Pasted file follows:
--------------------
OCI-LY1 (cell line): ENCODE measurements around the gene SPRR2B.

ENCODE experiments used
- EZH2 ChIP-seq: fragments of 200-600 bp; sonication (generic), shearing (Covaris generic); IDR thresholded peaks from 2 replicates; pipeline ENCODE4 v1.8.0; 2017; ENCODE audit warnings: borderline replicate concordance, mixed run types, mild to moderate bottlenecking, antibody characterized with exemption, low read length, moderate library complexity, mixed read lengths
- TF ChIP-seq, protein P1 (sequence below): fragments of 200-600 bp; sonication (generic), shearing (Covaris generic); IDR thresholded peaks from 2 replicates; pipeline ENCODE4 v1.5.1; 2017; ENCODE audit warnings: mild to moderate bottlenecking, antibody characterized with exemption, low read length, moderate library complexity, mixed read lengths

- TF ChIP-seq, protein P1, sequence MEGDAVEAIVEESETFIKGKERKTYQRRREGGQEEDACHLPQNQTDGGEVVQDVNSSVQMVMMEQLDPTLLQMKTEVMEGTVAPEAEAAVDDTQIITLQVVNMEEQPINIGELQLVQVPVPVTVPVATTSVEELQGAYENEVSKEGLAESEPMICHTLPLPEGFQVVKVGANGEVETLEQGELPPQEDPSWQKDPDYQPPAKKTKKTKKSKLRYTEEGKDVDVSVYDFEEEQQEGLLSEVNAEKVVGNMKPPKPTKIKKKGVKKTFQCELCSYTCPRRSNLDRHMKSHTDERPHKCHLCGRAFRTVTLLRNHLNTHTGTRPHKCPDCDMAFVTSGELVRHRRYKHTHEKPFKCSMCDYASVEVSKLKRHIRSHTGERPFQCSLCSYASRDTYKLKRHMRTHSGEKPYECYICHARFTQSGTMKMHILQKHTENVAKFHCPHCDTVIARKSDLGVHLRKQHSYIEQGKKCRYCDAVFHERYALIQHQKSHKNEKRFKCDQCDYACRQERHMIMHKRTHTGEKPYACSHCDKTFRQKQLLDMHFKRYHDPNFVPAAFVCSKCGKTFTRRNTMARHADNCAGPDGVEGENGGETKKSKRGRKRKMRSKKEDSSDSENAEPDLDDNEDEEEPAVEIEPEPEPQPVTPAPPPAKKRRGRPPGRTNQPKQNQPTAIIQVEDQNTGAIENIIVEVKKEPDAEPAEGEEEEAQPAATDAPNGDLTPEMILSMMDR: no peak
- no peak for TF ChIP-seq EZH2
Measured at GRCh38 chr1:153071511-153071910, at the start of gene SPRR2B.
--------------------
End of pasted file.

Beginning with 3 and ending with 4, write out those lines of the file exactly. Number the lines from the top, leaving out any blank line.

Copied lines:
- EZH2 ChIP-seq: fragments of 200-600 bp; sonication (generic), shearing (Covaris generic); IDR thresholded peaks from 2 replicates; pipeline ENCODE4 v1.8.0; 2017; ENCODE audit warnings: borderline replicate concordance, mixed run types, mild to moderate bottlenecking, antibody characterized with exemption, low read length, moderate library complexity, mixed read lengths
- TF ChIP-seq, protein P1 (sequence below): fragments of 200-600 bp; sonication (generic), shearing (Covaris generic); IDR thresholded peaks from 2 replicates; pipeline ENCODE4 v1.5.1; 2017; ENCODE audit warnings: mild to moderate bottlenecking, antibody characterized with exemption, low read length, moderate library complexity, mixed read lengths